Several basic assumptions are unique to grounded theory. The social phenomenon under study is seen as both complex and repeatedly adapting to the environment. Through a systematic approach, researchers can understand, predict, and control human behavior. Grounded theory also recognizes that the research process is subjective in nature and views the researcher as an active participant. Theory emerges through careful comparative analysis of the data.

Evaluative Criteria

The criteria that should be used to evaluate qualitative research have been the cause of great debate among many qualitative researchers. Several researchers have attempted to evaluate qualitative research in terms of internal validity, external validity, reliability, and objectivity, which have traditionally been used in quantitative approaches. Kelly J. Devers states, in his 1999 article on qualitative research, that these criteria largely evolved out of the positivistic paradigm, which judged the scientific method suitable for researching all forms of knowledge (natural and social) and defined what that method should entail. Yet, qualitative research is based in postpositivistic philosophy, which proposes “reality is dynamic, contextual, and socially constructed.” The differences in philosophical perspectives lead to a split between many quantitative and qualitative researchers.

During the late 1970s and mid-1980s, several qualitative researchers started challenging the positivistic criteria that had been used to evaluate qualitative research and began calling for a new set of criteria. Out of this dialogue came several diverse sets of evaluative criteria. Among these new advances were the criteria set forth by Norman Lincoln and Yvonna Guba: credibility, transferability, dependability, and confirmability. Credibility refers to the degree to which the results of a study have merit and accurately represent the experienced reality of its participants. Transferability is the qualitative counterpart of the quantitative concept of external validity or generalizability. It refers to the degree to which findings can be generalized or transferred to people, settings, and times similar to those found in the original study. Dependability is the qualitative counterpart to quantitative reliability. Dependable investigations can be relied on to accurately and impartially report the findings that emerged. Confirmability refers to the degree to which the results of the investigation can be objectively corroborated by the obtained data.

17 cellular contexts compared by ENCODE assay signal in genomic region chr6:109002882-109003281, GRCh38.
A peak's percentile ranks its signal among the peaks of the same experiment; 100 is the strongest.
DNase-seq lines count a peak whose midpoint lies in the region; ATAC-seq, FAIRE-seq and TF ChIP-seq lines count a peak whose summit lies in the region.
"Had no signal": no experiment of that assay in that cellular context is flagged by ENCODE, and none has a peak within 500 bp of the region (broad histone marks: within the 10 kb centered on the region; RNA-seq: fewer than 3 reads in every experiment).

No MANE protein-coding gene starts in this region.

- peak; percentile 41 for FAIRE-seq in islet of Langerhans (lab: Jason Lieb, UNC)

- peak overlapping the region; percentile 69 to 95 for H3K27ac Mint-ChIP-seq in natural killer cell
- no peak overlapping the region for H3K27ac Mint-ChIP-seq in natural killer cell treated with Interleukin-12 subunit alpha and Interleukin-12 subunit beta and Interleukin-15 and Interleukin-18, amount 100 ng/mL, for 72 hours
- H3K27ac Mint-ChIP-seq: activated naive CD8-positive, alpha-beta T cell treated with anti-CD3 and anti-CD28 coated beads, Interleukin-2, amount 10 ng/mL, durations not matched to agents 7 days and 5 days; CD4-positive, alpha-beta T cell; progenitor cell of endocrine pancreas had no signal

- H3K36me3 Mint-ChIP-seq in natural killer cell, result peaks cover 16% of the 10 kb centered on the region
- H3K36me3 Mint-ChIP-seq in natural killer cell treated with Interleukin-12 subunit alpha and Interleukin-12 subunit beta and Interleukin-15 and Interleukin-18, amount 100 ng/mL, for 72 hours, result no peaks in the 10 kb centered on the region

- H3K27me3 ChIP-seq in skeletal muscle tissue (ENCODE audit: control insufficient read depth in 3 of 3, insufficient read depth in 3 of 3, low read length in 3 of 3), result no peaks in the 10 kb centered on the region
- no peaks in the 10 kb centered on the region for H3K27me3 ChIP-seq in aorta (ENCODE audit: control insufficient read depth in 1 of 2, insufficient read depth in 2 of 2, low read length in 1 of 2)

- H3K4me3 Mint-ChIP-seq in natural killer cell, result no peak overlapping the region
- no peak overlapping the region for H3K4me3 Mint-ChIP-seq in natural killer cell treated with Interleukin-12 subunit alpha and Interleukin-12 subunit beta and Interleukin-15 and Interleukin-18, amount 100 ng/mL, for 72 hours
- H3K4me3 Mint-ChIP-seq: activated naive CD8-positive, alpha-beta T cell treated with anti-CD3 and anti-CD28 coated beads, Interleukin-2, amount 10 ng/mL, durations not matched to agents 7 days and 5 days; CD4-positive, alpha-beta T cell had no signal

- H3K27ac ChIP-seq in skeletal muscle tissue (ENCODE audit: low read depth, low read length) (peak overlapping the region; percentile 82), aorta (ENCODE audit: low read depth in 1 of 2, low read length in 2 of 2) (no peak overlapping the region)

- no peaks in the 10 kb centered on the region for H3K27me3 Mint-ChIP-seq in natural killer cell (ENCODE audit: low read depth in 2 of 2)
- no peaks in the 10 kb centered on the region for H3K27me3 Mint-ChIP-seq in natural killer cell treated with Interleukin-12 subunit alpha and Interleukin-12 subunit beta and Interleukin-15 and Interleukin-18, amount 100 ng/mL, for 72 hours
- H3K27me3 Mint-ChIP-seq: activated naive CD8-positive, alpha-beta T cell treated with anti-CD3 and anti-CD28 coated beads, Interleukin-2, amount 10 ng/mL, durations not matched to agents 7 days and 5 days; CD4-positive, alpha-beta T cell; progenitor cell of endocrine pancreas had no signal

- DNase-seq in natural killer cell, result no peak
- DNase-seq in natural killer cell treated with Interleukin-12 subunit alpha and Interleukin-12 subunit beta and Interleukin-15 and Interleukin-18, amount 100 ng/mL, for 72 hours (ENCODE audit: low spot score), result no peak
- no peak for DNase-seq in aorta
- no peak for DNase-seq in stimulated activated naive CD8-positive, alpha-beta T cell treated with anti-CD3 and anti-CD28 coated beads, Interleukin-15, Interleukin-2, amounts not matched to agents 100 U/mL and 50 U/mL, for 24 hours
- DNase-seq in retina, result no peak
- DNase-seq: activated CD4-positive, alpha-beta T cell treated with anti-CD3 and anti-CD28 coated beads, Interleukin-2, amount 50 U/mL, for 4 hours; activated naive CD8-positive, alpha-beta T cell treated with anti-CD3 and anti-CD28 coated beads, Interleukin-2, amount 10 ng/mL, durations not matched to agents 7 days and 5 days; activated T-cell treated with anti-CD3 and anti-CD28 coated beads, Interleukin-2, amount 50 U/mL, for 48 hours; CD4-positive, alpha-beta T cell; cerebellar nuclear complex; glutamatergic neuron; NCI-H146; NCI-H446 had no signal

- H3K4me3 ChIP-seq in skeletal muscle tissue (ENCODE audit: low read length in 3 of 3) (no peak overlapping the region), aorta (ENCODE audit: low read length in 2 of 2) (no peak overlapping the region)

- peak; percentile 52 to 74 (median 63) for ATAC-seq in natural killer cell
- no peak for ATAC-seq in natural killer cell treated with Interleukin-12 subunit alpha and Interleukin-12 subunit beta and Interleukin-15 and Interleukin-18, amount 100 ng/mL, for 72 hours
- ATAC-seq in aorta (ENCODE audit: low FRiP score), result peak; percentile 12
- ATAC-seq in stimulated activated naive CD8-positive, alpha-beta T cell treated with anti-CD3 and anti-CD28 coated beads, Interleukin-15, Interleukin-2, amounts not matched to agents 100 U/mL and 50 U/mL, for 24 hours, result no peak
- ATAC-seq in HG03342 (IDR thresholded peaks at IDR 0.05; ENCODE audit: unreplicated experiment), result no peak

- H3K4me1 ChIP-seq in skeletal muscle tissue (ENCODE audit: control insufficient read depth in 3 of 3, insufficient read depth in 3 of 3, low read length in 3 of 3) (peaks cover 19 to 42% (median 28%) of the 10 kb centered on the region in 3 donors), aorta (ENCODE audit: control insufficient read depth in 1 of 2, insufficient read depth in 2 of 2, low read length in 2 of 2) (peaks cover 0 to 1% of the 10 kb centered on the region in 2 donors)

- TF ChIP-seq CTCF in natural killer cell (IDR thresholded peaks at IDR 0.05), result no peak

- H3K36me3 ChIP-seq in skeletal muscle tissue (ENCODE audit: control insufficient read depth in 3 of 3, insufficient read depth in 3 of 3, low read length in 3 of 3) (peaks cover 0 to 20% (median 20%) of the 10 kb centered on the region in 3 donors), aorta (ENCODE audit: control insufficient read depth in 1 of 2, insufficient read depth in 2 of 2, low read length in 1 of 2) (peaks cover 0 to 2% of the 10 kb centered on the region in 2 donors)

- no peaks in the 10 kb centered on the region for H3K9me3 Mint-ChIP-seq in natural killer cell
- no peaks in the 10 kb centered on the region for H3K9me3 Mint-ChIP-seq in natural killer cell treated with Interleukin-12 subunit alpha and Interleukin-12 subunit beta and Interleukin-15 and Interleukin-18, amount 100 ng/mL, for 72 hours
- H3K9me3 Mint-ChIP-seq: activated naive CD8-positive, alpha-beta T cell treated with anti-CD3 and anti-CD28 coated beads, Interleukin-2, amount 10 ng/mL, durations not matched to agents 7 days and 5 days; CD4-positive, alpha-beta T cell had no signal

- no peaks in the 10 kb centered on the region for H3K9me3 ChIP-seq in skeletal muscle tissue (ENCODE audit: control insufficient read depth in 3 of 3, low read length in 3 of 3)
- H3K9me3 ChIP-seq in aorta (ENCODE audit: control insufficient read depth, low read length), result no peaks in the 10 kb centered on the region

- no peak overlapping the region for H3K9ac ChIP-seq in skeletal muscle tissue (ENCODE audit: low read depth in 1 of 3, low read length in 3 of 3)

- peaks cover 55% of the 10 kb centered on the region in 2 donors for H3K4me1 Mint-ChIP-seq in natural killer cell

Bibliography

Bamberg, Paul M., Jean E. Rhodes, and Lucy Yardley, eds. Qualitative Research in Psychology: Expanding Perspectives in Methodology and Design. Washington, DC: Amer. Psychological Assn., 2003. Print.

Creswell, John W. Qualitative Inquiry and Research Design: Choosing Among the Five Traditions. Thousand Oaks: Sage, 1998. Print.

Creswell, John W. Research Design: Qualitative, Quantitative, and Mixed Methods Approaches. Thousand Oaks: Sage, 2002. Print.

Denzin, Norman K., and Lincoln Yvonna, eds. Handbook of Qualitative Research. Thousand Oaks: Sage, 2000. Print.

Devers, Kelly J. “How Will We Know ’Good’ Qualitative Research When We See It? Beginning the Dialogue in Health Services Research.” Health Services Research 34 (1999): 1153–88. Print.

Forrester, Michael A., ed. Doing Qualitative Research in Psychology. Thousand Oaks: Sage, 2010. Print.

Frost, Nollaig. Qualitative Research Methods in Psychology: Combining Core Approaches. Maidenhead: Open UP, 2011. Print.

Glasser, Barney G., and Anselm L. Strauss. The Discovery of Grounded Theory: Strategies for Qualitative Research. New York: Aldine de Gruyter, 1967. Print.

Patton, Michael Quinn. Qualitative Research and Evaluation Methods. 3rd ed. Thousand Oaks: Sage, 2002. Print.

Willig, Carla. Introducing Qualitative Research in Psychology. 3rd ed. New York: McGraw, 2013. Print.